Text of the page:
About the INSL
The Integrative Neural Systems Laboratory (INSL) combines human behavioral studies with multimodal brain imaging and computational modeling to investigate the brain networks that control visually guided movement and determine how neurological diseases impact brain structure and function. The INSL employs a multi-scale approach (from neurons to behavior) to develop within-subject analyses of sensorimotor function/dysfunction, individually targeted neurorehabilitation strategies to mitigate the effects of sensorimotor impairment, and novel strategies for seamlessly interfacing human visuomotor control with external devices.
Research projects in the INSL are student-led initiatives falling into one of four primary research themes.
Arm Tremor During Reach in People with Multiple Sclerosis
INSL Investigators are working to develop approaches to characterizing a sensorimotor control model of goal-directed movement by studying arm tremor during reach in people with Multiple Sclerosis.
Learn more about Arm Tremor During Reach
Balance Impairment in People with Multiple Sclerosis
INSL is focused on understanding how vision in used for balance and whether visual feedback of body position can improve walking.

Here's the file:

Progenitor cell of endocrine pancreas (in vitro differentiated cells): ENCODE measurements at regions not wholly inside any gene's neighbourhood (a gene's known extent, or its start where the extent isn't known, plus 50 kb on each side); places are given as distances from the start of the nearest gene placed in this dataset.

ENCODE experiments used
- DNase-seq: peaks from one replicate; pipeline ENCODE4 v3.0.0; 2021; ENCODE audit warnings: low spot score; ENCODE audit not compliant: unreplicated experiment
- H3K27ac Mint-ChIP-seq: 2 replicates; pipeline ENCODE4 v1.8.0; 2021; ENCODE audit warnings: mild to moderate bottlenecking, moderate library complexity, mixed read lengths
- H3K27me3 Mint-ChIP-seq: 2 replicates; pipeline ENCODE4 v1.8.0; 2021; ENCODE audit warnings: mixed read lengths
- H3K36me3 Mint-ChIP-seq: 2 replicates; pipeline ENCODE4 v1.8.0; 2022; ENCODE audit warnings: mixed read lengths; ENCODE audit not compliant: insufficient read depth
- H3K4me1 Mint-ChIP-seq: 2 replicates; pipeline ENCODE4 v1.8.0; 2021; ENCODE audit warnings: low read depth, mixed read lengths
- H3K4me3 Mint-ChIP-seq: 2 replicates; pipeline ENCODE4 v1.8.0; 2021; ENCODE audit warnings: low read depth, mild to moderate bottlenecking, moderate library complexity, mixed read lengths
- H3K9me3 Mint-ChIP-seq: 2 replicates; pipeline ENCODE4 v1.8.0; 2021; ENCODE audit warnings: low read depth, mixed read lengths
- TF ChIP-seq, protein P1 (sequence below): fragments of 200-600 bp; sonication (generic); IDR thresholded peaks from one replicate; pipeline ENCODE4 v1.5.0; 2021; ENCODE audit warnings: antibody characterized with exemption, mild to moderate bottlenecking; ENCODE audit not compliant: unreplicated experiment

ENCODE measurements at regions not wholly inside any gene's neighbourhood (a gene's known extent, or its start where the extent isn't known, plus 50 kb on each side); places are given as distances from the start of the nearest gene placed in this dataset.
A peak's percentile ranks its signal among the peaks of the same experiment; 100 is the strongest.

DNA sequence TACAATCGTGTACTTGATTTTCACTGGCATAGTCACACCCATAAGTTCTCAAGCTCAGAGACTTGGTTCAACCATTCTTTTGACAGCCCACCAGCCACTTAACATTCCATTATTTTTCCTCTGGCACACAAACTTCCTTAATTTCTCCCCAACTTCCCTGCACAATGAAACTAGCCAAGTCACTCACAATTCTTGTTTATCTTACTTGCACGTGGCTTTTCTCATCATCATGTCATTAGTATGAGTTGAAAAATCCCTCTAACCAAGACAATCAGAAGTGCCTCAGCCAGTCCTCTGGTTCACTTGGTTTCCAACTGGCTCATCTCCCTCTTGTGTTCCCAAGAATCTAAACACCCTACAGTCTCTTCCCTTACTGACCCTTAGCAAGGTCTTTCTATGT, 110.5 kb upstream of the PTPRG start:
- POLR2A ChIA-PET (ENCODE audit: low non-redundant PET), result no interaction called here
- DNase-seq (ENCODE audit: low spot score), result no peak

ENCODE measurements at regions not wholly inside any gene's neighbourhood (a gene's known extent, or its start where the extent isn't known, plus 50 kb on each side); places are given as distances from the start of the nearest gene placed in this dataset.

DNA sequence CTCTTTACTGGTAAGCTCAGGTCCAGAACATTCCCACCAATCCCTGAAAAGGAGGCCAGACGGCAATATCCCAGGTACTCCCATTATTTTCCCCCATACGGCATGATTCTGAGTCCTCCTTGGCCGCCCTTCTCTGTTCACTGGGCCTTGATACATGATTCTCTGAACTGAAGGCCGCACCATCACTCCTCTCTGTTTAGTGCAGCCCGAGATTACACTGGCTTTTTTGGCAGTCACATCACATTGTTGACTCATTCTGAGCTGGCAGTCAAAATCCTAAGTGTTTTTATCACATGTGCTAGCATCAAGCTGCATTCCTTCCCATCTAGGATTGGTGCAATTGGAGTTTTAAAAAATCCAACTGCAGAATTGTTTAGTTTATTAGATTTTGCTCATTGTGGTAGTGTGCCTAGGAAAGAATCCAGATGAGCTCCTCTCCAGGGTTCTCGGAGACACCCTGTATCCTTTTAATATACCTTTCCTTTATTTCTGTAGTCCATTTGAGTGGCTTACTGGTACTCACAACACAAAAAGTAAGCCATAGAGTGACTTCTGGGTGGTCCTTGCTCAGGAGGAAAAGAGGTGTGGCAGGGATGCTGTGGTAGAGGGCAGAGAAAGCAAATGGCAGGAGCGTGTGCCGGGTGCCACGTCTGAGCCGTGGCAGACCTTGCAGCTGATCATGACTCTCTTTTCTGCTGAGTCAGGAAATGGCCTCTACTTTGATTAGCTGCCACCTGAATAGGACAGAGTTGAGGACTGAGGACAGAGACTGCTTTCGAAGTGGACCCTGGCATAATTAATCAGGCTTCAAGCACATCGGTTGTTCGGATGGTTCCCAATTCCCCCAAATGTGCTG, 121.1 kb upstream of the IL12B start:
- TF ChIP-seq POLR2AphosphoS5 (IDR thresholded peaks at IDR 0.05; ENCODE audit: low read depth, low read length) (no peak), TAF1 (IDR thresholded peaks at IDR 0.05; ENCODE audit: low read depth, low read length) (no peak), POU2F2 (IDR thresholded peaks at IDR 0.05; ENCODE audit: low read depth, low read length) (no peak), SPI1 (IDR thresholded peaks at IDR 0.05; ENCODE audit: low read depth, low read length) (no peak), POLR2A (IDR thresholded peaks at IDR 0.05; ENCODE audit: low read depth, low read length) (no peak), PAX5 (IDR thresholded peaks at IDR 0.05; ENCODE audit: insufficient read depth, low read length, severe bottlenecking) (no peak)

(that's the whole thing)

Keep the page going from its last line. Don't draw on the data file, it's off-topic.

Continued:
Learn more about Balance Impairments in MS
Multimodal Brain Imaging
The INSL is developing techniques to fuse data sets from multiple brain imaging modalities to investigate the brain networks that mediate perception and action.
Learn more about Multimodal Brain Imaging
Myoelectric Control and Neural Decoding
The Integrative Neural Systems Laboratory develops real-time neural decoding strategies that can be used to estimate kinematic properties of human movement.
Learn more about Myoelectric Control
The team at the Integrative Neural Systems Laboratory is looking for hard-working students with an interest in human behavioral studies, multimodal brain imaging and computational modeling. For more information on how to become a student of the INSL, contact Dr. Scott Beardsley.